In this episode the guys talk about the stresses of doing custom work.
You don’t always know if you’ve won it until you see the released trailer and they share some advice on how to deal with rejection.
The important thing is to keep going and not take things personally!
Three men with three microphones and one awesome podcast. Welcome to the trailer music composers podcast. Hey guys. Welcome to another session of the trailer music composers podcast. Today we have a half another banter show. Yeah. So in this one, it’s a, we’re talking about writing for publishers, accepting feedback and criticism and how difficult that can be, uh, you know, not taking it personally personally, make sure you kind of distance yourself from your music.
And that takes, that takes time. It’s not something you just switch off. So, you know, if you do find it hard to kind of accept criticism, give yourself that room to feel those emotions, you know, don’t deny those emotions. That’s important. Um, also, yeah, we talk about, uh, custom work and, uh, it’s just, it’s just awesome.
Uh, I hope you’re enjoying these bantershows. I know we certainly have been enjoying them and, uh, yeah. Do you guys absolutely. It’s really interesting. It’s like, it’s obviously I started my career. My first self training stuff was with Pusha and this is all coming full cycle beautifully because pretty much all I ever heard when I worked for Pusha was like this isn’t a big deal.
. Cause at the time I was writing to the same briefs as assign Vulpine as, um, superhuman, you know, all of these guys who just sits there. I mean, they were smashing it by then, but since then have really like found their stride completely. So, you know, for sure that’s the right term for it. You know, they are formidable writers and producers.
Yeah. And back then, that was just me with Omnisphere in my east-west samples, struggling this bag. Uh, it’s the worst thing to hear bigger than it’d be a little bit more. I don’t feel the punch. Yeah. Where was your masterclass then? Cody.
Great question. The thing I always hate to hear is, uh, this is a great start. Let me know when it’s finished. Oh, that’s the worst. And you know what? It’s a thing where I think we talked about this. Um, it’s I think it’s, I’ll call it the Richard Streiber syndrome with Alika music. It’s the, Hey, get us. Can you get a 32nd demo to us please?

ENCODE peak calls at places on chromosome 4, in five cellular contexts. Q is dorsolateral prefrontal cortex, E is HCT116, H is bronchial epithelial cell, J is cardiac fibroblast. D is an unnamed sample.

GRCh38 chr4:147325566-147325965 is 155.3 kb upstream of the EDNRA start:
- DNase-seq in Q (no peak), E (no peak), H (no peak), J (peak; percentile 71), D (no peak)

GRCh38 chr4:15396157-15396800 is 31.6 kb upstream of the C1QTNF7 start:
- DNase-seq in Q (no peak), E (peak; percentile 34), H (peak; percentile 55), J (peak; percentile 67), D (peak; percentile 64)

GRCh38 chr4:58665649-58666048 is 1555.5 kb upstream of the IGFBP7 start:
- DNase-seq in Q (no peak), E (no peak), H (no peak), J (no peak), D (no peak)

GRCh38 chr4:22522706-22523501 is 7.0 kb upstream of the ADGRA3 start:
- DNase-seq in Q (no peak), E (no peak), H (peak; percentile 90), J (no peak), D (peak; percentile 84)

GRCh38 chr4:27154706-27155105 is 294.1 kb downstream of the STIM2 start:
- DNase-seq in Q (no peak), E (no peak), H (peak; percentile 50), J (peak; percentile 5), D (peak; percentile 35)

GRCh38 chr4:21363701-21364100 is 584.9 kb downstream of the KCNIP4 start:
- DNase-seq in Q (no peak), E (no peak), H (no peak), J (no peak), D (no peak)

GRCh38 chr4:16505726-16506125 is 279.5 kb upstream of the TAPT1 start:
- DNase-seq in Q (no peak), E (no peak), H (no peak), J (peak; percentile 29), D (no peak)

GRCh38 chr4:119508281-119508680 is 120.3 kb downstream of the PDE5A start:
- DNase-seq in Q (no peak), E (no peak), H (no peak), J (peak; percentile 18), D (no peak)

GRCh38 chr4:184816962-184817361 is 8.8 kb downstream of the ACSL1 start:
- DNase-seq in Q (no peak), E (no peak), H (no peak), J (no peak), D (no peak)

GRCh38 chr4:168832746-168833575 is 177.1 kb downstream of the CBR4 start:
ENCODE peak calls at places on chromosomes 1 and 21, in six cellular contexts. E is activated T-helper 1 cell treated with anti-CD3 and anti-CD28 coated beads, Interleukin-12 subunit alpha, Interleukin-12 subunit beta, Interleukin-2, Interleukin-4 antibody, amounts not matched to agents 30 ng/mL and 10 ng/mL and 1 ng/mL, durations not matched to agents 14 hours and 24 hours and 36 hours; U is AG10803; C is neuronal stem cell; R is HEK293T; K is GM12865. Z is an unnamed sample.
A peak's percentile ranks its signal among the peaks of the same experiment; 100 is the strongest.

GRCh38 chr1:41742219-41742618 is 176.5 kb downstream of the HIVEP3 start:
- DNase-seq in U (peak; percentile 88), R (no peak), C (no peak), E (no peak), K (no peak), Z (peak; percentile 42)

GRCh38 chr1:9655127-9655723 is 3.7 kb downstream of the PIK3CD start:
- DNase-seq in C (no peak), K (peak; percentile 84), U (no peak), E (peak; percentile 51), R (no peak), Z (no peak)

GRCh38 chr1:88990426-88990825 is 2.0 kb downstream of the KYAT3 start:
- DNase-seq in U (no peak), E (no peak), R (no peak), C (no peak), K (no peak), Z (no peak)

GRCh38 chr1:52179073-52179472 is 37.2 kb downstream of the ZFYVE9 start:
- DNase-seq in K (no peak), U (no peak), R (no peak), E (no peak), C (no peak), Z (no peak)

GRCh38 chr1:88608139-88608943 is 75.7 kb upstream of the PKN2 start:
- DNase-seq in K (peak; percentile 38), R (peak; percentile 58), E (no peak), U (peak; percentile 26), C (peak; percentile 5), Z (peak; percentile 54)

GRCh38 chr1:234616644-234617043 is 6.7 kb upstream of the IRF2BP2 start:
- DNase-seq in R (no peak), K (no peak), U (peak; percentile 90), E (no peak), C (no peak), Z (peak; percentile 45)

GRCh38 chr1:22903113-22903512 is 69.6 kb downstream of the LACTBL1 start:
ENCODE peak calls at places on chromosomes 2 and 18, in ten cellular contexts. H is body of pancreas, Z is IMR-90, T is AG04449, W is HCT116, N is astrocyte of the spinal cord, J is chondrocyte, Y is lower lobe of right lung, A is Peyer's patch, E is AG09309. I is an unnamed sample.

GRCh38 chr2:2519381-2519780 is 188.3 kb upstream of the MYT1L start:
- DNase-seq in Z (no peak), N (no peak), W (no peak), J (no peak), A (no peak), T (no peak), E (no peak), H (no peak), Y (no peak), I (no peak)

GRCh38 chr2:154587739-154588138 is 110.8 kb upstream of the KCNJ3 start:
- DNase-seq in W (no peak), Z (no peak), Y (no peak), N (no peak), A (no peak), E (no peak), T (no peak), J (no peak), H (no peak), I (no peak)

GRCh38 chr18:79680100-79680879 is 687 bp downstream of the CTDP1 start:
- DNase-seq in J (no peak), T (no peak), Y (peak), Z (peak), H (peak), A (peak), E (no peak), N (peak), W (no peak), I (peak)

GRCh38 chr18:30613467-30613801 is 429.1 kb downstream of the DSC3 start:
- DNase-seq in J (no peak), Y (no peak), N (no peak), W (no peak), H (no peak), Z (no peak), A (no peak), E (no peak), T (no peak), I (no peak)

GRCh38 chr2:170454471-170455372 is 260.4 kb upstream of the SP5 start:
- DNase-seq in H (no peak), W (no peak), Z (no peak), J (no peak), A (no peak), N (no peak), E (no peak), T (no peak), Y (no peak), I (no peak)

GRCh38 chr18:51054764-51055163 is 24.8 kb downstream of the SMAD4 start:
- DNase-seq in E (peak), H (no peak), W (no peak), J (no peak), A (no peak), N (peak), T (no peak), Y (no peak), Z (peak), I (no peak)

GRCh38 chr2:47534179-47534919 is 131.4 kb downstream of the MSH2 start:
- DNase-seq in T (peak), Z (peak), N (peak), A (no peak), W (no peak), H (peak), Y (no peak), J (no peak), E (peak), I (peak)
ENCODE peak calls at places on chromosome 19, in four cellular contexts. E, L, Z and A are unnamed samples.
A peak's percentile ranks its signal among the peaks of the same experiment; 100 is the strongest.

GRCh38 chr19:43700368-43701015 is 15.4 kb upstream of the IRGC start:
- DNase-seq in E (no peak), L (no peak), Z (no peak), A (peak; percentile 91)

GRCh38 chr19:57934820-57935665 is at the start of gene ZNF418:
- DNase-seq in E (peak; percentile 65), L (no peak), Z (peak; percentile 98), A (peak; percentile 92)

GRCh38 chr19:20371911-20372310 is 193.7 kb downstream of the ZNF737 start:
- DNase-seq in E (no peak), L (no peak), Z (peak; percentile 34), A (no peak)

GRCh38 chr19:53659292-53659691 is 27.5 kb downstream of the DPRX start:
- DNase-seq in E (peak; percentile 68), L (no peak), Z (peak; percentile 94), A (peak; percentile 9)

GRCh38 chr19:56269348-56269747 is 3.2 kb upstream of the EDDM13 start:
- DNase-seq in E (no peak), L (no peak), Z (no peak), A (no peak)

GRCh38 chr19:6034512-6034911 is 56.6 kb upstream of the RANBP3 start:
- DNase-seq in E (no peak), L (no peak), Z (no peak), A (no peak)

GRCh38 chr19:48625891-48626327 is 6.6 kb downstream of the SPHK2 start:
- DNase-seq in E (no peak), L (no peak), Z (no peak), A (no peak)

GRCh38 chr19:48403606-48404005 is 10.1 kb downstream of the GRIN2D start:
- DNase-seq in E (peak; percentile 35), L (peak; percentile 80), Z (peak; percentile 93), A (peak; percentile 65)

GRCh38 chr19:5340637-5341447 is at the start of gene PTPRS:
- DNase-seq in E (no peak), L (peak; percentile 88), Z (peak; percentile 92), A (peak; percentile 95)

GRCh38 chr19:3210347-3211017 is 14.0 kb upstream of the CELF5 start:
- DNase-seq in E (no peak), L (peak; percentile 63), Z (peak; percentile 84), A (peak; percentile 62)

Because this is what rich does and it works out brilliantly. So I’ll get the 32nd demo. Um, and it’ll be, it’ll be kind of, I’m happy, but I know where this truck is going. And then I’ll get, listen, this is great. Well, I hope it’s going to get bigger. Are hoping it will be this, or maybe it’ll be this. And all of a sudden I’m sitting at a pool of tears.
How my studio floor go us minutes. I should have sent them in. Yeah. Well, that’s come out of, uh, mostly because, uh, well, I like to work fast and also like, I w I, I would jump onto an album late. Yeah. So it’s kind of a combination of me, like wanting to get as many tracks onto the album as possible. So I’ll be like, okay, I’ve got a writing session today.
And the deadline for the album tracks is today. So I’ve got two hours. How many 30 seconds demos can I send in Bosch here’s seven. I don’t know where they’re all going. Necessarily, but I know, you know, I know with the, through the process and through the fact that, you know, I know structure, victimize structure, we know built, you know, that’s kind of the way our relationship has worked best because I have found the way that you guys would provide the why, which is like, Basically handing in my completed beautiful piece of music, you know, with shaking hands and rings under my eyes.
I find that so emotional, like, you know, when I deliver a piece and the publisher, and in fact, this is one of the reasons why I pretty much only ride for elephant, you know, when I deliver it to a publisher and they go doesn’t sound big enough. Hmm,
it’s the fear, isn’t it like I even, you know, every time you send a truck off and you’re waiting for the email and you’re waiting for the email, um, you, all you want to get back is, Hey, great job. We love your track. Get it stamped. It’s perfect. Um, I mean, it depends on the publisher. Some publishers do that.
Some publishers don’t what it’s crushing. When you get a page, a feed. I don’t like the way this has gone. Maybe you could change the strings for, you know, spoons, like it shows like it’s just, it kills you. But I mean, that’s, unfortunately the way I always look at it is I only time I get criticism and I don’t know if I’m going to be off topic here, but, um, is that I need to keep trying to be the best I can be, or I won’t have any money to pay my.
Um, because there will be somebody else coming up that will be 10 times better than me. Um, and so if I just sit on my laurels and say, my music’s great, I’m brilliant. Look, look, what I learned is in the past, you’ll end up fading away pretty quickly because you won’t be paying attention to what’s what’s going on.